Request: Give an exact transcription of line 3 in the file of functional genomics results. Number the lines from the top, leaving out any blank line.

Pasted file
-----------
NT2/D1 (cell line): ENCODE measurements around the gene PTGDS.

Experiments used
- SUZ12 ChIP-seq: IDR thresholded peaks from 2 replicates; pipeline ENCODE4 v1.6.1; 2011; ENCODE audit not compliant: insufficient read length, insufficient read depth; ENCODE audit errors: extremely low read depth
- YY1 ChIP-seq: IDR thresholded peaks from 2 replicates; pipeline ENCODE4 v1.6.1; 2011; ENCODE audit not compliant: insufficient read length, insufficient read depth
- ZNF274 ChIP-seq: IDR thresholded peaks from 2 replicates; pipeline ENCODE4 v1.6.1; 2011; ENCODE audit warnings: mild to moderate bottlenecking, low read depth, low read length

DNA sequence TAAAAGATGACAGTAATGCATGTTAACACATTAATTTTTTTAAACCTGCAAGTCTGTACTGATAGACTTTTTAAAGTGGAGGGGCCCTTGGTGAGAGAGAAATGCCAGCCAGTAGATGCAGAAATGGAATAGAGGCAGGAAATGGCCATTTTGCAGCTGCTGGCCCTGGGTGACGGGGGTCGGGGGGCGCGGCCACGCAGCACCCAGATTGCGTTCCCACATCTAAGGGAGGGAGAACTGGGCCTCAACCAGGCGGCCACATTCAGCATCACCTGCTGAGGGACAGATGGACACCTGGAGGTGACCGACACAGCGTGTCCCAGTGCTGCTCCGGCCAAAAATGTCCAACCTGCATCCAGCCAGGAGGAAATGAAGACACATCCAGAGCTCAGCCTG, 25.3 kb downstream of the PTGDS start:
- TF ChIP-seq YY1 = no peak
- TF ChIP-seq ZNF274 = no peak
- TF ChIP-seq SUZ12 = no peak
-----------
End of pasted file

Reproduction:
- SUZ12 ChIP-seq: IDR thresholded peaks from 2 replicates; pipeline ENCODE4 v1.6.1; 2011; ENCODE audit not compliant: insufficient read length, insufficient read depth; ENCODE audit errors: extremely low read depth